Nokia spin-off Cloudstreet, working with the US Department of Commerce´s PSCR (Public Safety Communications Research) program based at Boulder Labs, has run the first successful demonstration of user devices making machine or manual requests for a dynamic (on-the-fly) profile change in a standard LTE network.
While balancing and orchestrating device demands within the network to prevent overload, Cloudstreet´s DPC engine permits end user devices to transmit self-aware context changes dynamically to allow on-the-fly profile changes and ensure consistent and predictable quality of service.
Among the many critical applications that will leverage the advanced Cloudstreet/FirstNet system are mandated body cameras for state and local police, real-time surveillance and security monitoring systems as well as global data and voice communications across the entire continental US first responder network.
Overcoming the challenges of limited bandwidth for mission-critical monitoring and communications, Cloudstreet ensures the ability to guarantee connection quality and speed, thus delivering on a critical part of the public safety mandate. Along with strengthening the core telecom infrastructure that supports an array of vital services, this network-wide enhancement will serve to help balance available bandwidth for all.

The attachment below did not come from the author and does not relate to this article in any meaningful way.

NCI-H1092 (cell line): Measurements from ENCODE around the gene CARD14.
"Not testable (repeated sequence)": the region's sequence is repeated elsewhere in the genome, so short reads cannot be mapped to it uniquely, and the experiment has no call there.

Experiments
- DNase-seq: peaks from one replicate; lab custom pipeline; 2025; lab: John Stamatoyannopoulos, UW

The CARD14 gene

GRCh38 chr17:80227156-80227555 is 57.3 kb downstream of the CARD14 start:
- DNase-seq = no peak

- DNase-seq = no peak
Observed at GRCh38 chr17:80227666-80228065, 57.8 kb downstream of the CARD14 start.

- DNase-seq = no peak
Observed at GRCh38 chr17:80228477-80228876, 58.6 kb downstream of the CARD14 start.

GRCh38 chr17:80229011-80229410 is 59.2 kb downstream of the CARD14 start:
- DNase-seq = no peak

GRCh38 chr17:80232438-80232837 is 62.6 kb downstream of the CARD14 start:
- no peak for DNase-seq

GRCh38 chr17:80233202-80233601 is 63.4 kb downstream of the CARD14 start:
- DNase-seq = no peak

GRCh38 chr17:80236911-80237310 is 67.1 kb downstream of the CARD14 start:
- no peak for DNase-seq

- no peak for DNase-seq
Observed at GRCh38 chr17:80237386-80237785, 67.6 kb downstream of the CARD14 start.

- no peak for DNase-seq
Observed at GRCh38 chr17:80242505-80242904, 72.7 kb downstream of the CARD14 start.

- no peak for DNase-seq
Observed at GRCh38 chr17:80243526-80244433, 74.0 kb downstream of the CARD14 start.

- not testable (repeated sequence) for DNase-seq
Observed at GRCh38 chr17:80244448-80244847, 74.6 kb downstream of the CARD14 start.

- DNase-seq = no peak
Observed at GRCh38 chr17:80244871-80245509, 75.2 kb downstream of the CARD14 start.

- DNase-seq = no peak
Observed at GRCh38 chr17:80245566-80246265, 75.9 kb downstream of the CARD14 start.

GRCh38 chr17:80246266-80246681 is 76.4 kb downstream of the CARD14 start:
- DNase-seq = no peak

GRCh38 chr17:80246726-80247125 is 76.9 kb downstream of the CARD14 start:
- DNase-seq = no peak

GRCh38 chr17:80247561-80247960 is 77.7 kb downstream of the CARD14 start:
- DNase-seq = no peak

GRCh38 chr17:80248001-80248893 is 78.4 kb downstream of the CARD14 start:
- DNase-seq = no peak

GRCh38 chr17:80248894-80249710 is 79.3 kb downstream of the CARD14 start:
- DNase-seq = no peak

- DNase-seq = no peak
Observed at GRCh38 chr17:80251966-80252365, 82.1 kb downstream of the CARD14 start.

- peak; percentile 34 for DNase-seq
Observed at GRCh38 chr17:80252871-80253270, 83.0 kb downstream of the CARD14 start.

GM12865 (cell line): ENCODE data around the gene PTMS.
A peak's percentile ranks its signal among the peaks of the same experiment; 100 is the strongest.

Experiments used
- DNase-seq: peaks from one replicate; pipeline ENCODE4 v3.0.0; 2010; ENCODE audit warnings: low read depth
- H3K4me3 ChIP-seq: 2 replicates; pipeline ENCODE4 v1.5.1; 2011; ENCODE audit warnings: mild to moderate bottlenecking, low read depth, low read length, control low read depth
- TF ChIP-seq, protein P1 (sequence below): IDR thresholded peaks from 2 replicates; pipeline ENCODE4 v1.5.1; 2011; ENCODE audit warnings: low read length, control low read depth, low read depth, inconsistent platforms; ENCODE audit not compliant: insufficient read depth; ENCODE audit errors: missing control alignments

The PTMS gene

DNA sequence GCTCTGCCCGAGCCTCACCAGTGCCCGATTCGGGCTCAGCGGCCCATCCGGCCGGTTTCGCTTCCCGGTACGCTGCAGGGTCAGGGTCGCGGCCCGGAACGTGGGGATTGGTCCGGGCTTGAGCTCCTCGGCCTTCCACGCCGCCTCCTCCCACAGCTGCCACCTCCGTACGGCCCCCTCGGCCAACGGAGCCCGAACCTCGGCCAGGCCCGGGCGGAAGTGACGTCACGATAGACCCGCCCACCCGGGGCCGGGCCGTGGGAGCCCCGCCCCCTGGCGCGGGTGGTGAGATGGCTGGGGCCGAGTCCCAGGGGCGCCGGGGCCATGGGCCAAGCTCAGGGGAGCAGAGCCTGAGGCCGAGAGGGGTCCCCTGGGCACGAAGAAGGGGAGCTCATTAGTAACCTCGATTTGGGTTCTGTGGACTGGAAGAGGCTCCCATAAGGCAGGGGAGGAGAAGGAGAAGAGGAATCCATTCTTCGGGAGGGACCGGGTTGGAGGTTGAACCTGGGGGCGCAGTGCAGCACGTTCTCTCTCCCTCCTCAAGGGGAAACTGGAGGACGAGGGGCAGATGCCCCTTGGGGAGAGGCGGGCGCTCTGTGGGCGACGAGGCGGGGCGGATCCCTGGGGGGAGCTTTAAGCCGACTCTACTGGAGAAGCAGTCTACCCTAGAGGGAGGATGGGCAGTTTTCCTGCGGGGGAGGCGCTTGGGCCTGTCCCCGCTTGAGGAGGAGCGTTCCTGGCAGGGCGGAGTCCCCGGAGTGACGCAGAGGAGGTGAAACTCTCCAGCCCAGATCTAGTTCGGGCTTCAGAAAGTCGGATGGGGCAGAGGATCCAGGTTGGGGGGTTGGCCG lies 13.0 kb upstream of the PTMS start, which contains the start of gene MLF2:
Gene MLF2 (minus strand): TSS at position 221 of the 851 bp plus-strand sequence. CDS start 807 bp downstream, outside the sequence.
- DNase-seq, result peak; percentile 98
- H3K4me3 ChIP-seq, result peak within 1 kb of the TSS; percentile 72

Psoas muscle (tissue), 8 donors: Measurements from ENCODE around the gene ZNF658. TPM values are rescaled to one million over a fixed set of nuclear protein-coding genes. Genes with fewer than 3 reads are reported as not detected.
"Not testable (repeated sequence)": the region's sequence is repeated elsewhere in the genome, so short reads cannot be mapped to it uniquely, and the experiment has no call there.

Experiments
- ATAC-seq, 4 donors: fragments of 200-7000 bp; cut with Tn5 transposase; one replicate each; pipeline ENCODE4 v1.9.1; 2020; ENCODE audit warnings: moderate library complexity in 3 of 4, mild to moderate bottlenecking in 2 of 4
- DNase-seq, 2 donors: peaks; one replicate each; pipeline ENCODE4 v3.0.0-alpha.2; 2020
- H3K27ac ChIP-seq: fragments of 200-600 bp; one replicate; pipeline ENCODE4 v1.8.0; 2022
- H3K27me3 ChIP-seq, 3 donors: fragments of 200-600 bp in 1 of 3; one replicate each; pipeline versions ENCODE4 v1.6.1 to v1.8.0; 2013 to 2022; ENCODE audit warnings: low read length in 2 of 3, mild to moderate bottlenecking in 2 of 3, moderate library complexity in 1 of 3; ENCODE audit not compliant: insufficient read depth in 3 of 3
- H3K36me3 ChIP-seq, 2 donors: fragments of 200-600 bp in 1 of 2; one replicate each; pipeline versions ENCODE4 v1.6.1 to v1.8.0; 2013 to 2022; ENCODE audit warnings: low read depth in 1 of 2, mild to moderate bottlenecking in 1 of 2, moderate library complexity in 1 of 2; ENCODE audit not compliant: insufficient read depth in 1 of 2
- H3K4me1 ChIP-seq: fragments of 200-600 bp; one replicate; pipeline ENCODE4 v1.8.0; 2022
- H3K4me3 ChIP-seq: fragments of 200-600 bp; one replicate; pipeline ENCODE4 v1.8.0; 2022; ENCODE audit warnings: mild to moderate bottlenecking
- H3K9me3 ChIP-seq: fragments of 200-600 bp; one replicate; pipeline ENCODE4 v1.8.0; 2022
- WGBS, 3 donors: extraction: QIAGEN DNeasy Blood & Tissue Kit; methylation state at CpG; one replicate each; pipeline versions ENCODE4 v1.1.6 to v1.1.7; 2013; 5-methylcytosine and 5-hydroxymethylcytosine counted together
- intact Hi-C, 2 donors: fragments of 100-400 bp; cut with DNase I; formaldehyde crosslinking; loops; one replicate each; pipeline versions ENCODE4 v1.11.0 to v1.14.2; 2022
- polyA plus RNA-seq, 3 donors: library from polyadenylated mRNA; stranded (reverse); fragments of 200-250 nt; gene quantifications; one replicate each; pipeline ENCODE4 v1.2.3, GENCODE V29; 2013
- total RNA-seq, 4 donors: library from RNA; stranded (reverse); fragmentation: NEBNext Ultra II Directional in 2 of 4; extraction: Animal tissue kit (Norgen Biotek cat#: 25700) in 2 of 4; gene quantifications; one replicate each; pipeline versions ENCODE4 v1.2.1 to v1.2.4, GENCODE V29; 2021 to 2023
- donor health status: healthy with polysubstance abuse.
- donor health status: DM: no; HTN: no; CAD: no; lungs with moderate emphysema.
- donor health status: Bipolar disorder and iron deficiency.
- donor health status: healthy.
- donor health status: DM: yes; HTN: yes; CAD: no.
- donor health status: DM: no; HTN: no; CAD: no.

Under a CRADA (Cooperative Research and Development Agreement), PSCR and Cloudstreet have been at work toward today´s proof-of-concept for over a year. Currently enabled for the 3GPP LTE network, the system will provide some of the anticipated network capabilities of fifth generation, (5G) telecommunications some four years before their anticipated roll-out.
Founded in 2010, Cloudstreet is a cloud-based service platform for telecom operators, combining business and network layer technologies to provide context-specific bandwidth-on-demand, first developed at Nokia´s Silicon Valley campus.
Housed within the Department of Commerce Labs in Boulder, Colorado, the PSCR program is a joint effort between the National Institute of Standards and Technology´s Communications Technology Laboratory and the National Information and Telecommunications Administration´s Institute for Telecommunication Sciences.